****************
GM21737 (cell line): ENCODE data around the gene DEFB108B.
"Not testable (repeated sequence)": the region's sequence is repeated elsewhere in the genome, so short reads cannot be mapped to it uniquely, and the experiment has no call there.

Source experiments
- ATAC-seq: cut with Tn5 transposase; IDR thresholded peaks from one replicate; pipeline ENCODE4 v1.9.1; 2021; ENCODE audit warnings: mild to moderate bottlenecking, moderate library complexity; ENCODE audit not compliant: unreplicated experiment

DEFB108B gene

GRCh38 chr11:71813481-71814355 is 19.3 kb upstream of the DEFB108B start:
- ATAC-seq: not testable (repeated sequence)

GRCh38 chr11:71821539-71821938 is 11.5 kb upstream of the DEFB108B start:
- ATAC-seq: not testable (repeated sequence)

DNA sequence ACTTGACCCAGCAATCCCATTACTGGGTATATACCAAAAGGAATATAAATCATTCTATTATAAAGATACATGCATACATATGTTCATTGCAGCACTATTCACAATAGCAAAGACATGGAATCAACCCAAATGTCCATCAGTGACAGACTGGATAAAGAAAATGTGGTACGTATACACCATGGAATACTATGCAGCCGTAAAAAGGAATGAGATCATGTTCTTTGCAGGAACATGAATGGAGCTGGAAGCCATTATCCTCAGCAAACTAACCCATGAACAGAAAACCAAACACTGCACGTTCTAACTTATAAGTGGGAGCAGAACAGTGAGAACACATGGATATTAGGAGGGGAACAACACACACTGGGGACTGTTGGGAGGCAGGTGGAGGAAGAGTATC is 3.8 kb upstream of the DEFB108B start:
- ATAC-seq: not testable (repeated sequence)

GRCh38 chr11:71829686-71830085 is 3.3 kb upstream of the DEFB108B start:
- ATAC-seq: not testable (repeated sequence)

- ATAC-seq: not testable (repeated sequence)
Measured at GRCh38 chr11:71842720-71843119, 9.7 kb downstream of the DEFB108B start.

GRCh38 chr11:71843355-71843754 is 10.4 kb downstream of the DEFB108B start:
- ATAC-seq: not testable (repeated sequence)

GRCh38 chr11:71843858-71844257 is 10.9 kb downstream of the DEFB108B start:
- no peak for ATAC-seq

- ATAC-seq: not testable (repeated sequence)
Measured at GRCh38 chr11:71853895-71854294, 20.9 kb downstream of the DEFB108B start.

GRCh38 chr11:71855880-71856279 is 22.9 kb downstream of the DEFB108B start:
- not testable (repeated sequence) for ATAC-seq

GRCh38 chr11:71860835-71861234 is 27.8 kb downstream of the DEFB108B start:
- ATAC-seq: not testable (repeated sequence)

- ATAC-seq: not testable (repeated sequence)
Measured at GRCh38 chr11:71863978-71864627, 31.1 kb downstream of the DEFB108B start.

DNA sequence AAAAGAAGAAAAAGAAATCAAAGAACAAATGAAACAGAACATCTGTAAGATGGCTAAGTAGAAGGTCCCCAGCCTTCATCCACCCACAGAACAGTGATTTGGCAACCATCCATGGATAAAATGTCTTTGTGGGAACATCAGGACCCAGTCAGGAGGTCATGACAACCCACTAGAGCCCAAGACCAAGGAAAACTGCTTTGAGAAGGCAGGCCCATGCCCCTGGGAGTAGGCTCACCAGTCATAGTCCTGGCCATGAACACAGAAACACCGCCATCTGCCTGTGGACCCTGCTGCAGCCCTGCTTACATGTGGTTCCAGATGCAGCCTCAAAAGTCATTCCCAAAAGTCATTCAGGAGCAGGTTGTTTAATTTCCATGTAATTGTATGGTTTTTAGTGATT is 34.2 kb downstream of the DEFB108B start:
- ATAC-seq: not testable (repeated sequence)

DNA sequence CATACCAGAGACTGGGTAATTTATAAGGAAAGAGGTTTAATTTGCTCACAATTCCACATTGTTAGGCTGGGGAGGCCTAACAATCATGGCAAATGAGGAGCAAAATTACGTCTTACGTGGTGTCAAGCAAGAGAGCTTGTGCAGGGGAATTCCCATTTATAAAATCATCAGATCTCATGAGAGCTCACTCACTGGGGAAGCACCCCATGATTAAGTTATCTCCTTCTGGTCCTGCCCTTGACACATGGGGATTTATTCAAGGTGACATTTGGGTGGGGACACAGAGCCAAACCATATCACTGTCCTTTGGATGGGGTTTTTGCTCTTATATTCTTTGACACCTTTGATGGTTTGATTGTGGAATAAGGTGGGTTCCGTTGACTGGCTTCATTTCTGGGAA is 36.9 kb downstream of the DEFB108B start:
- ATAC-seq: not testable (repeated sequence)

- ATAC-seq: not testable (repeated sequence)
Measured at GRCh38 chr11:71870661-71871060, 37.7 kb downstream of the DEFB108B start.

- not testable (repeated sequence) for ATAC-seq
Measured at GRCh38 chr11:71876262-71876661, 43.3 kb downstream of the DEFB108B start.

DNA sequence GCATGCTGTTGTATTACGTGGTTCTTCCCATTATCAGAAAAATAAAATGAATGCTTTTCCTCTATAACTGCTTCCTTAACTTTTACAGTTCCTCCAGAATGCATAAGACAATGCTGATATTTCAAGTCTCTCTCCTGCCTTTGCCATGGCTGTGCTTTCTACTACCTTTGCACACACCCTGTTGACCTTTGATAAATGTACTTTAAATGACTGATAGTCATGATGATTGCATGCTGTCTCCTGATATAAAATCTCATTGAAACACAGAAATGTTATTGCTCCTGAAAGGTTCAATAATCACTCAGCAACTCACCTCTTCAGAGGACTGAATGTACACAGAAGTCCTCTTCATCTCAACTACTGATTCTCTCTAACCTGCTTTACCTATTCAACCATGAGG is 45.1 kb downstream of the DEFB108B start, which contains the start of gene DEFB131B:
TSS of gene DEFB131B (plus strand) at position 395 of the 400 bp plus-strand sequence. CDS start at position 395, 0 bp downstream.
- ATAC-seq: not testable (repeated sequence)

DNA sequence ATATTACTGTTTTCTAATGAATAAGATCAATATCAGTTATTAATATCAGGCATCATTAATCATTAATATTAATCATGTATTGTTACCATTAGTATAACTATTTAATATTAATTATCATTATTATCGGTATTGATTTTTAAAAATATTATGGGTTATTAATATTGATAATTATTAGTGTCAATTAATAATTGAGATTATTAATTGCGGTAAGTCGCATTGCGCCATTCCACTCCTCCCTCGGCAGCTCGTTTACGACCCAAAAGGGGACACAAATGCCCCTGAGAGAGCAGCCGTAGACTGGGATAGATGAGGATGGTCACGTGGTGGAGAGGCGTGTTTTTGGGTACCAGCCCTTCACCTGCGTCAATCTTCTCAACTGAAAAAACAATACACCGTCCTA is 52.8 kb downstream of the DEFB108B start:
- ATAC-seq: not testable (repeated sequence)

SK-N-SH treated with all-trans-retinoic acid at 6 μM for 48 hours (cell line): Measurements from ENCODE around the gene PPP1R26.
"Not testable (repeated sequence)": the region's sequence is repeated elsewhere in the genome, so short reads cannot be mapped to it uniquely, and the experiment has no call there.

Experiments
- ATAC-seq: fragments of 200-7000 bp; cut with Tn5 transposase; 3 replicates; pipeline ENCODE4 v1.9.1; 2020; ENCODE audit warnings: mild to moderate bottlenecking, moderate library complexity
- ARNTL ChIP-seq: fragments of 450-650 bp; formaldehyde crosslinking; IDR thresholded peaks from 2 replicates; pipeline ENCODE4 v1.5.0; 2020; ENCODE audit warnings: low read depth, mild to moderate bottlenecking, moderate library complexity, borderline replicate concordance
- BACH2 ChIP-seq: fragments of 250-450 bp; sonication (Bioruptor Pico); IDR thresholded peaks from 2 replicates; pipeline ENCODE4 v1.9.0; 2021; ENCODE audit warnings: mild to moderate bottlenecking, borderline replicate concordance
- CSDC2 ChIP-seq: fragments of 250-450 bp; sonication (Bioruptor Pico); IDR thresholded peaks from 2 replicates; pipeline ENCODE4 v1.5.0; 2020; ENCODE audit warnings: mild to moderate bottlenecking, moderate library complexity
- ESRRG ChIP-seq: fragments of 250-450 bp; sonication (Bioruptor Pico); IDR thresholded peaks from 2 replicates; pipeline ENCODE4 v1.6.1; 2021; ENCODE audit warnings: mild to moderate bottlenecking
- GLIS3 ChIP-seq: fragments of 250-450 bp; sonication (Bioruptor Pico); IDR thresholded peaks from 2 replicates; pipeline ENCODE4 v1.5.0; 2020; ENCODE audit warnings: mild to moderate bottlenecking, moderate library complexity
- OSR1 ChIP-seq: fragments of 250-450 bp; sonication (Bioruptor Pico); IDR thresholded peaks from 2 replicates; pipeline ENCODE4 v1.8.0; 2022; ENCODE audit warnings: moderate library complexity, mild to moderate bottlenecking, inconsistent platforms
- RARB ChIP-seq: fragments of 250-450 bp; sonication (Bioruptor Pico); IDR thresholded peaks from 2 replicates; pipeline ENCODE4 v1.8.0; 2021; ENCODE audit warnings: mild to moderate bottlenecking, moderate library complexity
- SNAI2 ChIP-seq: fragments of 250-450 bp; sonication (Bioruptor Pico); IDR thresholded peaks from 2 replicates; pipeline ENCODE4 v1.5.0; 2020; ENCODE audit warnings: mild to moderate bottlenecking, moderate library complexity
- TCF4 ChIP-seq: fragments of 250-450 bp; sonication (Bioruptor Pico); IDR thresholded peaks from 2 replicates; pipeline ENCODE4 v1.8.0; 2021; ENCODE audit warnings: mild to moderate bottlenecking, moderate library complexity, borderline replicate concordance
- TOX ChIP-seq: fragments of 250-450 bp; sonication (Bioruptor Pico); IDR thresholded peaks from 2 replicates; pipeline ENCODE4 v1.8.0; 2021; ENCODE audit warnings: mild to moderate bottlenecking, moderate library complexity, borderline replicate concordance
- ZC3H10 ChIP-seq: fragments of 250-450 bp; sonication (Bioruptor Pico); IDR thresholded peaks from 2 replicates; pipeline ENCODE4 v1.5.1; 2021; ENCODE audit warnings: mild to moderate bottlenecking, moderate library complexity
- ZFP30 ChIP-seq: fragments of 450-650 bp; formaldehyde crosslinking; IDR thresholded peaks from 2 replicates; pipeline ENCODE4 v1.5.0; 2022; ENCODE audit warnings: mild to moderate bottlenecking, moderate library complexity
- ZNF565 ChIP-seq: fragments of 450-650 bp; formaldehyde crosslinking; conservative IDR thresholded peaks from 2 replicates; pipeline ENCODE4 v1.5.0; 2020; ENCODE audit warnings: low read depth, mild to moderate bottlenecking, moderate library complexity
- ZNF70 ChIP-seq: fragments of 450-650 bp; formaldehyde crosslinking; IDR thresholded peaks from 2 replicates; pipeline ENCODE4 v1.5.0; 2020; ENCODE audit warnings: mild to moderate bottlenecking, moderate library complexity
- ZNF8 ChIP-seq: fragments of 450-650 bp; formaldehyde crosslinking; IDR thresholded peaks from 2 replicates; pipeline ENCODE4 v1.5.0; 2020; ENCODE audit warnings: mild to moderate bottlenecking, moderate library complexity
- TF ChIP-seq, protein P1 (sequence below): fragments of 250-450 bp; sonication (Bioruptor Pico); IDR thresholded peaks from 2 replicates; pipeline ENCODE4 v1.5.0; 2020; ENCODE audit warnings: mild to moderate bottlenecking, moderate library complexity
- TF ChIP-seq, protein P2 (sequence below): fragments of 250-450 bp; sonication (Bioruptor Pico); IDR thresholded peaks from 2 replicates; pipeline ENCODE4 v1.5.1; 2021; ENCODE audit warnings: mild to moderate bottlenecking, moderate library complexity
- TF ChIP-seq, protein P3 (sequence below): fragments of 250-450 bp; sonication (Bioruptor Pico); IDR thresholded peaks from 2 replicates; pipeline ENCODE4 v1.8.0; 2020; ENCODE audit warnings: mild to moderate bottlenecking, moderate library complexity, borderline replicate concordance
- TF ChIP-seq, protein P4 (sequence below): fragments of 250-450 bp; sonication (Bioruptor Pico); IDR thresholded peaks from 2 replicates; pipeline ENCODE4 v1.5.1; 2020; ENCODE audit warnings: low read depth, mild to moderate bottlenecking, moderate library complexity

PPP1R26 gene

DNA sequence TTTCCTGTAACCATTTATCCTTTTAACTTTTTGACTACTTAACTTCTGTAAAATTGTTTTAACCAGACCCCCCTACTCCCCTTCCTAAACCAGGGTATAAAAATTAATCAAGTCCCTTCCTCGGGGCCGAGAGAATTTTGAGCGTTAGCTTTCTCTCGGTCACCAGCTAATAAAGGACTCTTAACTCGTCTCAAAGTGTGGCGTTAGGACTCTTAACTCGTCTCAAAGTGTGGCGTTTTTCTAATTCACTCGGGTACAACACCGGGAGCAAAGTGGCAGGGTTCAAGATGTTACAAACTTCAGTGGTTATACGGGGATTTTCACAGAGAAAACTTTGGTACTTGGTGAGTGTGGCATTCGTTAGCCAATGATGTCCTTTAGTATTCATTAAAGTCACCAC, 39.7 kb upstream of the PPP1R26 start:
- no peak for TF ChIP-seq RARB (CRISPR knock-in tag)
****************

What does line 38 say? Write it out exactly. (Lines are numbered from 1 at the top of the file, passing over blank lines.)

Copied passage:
- ATAC-seq: not testable (repeated sequence)